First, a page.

Bleed With Dignity: Millennial Busts Menstruation Myths

It’s rather unfortunate and saddening that we still live in a society that follows these practices.

Kalyani Ganesan
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Our country’s problem with menstruating women is a long-standing fight against women’s right to even exist peacefully in their own homes. A while back, I was discussing the myths surrounding menstruation with some friends. It was shocking to learn that superstitious practices are still widely practised in today's society. What startled me the most was that even educated families follow a bunch of superstitions in the name of tradition and religion. How can the home turn into a place of harassment? Isn’t it unfair to rob young girls and women of their basic rights and comfort just because they are menstruating?

Here's an imaginary conversation between an average Indian aunty and a millennial woman. Go ahead and read Ms Millennial's sassy replies to menstruation myths.

Conversation about menstruation myths

Aunty Ji: You should be confined to a separate room or section of a room and should not touch anyone or anything. Also, use separate utensils.

Ms Millennial: Why? Do I turn into a Corona patient every month?

Aunty Ji: Don’t enter the kitchen. If you touch the food, it’ll get rotten.

Ms Millennial: Do I look like a nagin?


Aunty Ji: It’s a sin to enter the puja room and temple or touch anything religious.

Ms Millennial: So, if menstruation, a biological process that helps in reproduction, is a sin, are we all walking-talking sins?

Aunty Ji: Unmarried girls shouldn’t use tampons and menstrual cups because they’ll lose their virginity and never get married.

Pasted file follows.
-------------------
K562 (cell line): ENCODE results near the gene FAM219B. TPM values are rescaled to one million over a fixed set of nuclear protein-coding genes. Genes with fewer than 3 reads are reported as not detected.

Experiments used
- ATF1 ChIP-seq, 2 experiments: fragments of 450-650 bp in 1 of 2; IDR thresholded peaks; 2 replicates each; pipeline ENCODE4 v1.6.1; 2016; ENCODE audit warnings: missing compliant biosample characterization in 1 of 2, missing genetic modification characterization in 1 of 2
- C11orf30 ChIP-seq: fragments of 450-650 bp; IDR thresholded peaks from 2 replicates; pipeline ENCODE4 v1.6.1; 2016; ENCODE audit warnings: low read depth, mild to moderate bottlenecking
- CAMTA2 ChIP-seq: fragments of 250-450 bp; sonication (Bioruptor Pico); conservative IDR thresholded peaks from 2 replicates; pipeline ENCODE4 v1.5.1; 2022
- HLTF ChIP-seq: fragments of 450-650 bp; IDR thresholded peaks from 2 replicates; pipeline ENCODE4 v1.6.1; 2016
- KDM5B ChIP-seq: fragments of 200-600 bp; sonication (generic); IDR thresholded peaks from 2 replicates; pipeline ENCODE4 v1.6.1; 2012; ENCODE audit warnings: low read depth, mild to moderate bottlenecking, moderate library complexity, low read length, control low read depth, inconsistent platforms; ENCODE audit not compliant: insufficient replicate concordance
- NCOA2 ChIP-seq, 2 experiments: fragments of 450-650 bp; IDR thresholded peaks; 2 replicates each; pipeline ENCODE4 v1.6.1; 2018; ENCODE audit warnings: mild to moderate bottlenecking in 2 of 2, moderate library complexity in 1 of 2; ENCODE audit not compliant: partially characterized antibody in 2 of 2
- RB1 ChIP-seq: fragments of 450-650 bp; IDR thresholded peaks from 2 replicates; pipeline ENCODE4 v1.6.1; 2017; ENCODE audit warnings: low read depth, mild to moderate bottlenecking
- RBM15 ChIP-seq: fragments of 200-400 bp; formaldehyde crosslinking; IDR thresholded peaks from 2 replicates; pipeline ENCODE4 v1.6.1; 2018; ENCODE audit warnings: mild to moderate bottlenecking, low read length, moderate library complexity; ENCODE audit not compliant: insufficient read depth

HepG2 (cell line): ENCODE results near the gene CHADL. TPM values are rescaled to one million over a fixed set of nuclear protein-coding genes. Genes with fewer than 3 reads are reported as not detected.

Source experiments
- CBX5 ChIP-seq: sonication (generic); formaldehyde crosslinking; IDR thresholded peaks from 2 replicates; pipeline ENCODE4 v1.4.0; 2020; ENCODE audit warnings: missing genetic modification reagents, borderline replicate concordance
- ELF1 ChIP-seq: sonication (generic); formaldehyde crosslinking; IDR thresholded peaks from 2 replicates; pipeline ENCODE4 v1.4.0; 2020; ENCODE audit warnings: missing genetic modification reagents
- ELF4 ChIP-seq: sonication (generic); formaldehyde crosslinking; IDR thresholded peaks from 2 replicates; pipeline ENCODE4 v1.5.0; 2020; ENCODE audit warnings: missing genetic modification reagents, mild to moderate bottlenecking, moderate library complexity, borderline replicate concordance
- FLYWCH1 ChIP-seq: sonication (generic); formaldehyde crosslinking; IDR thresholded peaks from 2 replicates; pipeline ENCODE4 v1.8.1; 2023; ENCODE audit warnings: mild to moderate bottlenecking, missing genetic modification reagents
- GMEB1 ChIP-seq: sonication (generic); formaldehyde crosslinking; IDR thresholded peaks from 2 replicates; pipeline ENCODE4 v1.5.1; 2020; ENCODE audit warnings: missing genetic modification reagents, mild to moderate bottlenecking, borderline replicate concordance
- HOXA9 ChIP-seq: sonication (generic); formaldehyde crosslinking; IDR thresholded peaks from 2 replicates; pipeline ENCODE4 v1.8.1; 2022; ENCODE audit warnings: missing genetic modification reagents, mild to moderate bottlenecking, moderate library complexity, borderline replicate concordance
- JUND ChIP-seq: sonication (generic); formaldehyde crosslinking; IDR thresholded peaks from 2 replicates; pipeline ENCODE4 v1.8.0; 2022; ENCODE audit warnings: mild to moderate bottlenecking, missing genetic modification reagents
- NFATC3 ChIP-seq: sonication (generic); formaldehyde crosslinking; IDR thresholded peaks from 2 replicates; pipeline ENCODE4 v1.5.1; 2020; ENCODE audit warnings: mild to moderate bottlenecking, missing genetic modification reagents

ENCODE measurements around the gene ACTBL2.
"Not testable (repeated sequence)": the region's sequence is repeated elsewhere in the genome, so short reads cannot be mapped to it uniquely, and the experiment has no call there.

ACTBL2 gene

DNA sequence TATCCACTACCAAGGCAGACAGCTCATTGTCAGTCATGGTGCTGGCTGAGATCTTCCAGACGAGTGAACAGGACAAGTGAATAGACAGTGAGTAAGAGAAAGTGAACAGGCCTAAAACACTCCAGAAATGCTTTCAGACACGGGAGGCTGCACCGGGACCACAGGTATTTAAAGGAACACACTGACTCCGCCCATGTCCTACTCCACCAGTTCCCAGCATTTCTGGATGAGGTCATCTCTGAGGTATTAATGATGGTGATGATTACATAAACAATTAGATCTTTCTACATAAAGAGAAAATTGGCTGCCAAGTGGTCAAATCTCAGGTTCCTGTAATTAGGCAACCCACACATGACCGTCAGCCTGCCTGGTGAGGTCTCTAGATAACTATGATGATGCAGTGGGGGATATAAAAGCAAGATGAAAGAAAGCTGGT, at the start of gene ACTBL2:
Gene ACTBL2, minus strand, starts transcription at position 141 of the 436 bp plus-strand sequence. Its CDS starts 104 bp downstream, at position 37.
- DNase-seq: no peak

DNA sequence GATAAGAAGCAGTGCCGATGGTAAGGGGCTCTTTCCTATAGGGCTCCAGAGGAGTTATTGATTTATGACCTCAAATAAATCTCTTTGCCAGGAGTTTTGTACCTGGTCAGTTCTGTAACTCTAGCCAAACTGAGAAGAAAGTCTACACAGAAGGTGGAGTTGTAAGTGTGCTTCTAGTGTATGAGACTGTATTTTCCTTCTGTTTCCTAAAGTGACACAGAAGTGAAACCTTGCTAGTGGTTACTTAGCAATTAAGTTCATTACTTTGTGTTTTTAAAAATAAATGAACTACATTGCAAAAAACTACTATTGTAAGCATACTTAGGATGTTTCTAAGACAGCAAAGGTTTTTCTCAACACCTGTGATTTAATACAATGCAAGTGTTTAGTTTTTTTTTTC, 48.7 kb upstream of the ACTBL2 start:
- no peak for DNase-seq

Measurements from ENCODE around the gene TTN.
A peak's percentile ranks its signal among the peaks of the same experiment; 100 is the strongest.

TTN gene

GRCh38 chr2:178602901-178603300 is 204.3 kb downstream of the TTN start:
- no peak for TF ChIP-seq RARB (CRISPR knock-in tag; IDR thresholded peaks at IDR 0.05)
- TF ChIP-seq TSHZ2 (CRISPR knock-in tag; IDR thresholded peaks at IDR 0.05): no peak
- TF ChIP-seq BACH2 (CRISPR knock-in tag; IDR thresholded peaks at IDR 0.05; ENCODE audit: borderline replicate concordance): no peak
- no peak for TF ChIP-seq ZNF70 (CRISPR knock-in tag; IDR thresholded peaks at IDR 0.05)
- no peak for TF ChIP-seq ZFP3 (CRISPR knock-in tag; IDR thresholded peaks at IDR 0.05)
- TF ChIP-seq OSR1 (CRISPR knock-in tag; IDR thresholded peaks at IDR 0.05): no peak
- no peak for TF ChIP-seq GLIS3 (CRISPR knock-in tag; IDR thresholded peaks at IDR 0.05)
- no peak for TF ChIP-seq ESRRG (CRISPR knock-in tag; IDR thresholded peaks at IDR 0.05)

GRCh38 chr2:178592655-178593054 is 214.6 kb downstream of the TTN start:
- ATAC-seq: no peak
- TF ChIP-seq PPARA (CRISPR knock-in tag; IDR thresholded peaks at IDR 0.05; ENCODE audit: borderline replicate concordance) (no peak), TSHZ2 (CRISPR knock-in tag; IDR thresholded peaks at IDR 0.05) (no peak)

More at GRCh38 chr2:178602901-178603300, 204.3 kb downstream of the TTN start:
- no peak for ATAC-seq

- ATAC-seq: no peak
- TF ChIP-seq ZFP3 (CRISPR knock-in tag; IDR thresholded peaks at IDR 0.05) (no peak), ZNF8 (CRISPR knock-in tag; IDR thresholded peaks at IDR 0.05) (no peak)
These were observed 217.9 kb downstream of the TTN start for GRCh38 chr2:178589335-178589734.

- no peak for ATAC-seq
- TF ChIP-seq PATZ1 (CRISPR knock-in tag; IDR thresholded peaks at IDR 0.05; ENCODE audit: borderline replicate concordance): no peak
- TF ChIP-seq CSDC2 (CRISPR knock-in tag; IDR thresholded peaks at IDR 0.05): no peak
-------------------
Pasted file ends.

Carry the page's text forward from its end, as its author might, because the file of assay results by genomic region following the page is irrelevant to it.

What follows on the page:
Ms Millennial: Hymen will tear even if we engage in strenuous activities. Hymen tearing does not imply the loss of virginity. And virginity itself is a social construct!

Aunty Ji: Now that you have your periods, you are a woman!


Ms Millennial: Do you even realise that you are talking to an 11-year-old (or even younger) child who is still watching animated films?

Aunty Ji: Stay away from your partner not only sexually but physically too.

Ms Millennial: Why? Will he also get periods if I touch him?

Aunty Ji: Don’t touch your own baby, or else they’ll fall sick.

Ms Millennial: And deny the baby its mother’s touch? How cruel!

Aunty Ji: Hide your pads in a secret corner of the wardrobe. Men shouldn’t see it.


Ms Millennial: Oh! I wasn’t aware that they'd go blind if they saw pads. Wait! The male shopkeepers who sell pads have a boon that protects them from losing their sight, is that it?

Aunty Ji: If you touch or water plants, they’ll die.

Ms Millennial: If I don’t water the plants, they’ll die!


Aunty Ji: Don’t eat sour foods like curd, pickles, or tamarind.

Ms Millennial: Women get cravings during their periods and can eat anything to satisfy them. Moreover, curd is a cooling agent!


Aunty Ji: Women shouldn't work out during periods.

Ms Millennial: These are exercises to relieve period cramps!


Aunty Ji: Don’t discuss periods in public. Talk in a hushed tone.

Ms Millennial: Now that you’ve told me, I’ll put up a story on Instagram next week when I get my period.


Aunty Ji: PMS is unreal. Don’t use it as an excuse for mood swings.

Ms Millennial: Oh really? What’s the excuse for being brainless?


Aunty Ji: Menstrual pain is normal. Don’t overreact.

Ms Millennial: In 2018, research by the University of London proved that "period pain can be as bad as having a heart attack."


Aunty Ji: Don’t swim during your periods.

Ms Millennial: Don’t worry, I won’t turn into "Carrie" and bleed all over the pool! The menstrual cup comes in handy at such times.


Aunty Ji: Don’t talk about periods with young children and scare them off.

Ms Millennial: Then who will educate them on periods? Will they get a sudden "gyaan" just before coming of age? Both young girls and boys need age-appropriate awareness about menstruation.

Anyone with an iota of common sense would know that these superstitious beliefs are nothing but delusions. It’s rather unfortunate and saddening that we still live in a society that follows these practices. Real people who should have spoken out against these insensible beliefs are now ingraining them into the minds of future generations. Let this stop with us. Let us be the difference!

Suggested Reading: Periods Are Culturally Stigmatised, Yet Why Do Women Follow Period Tradition


periods conversation around menstruation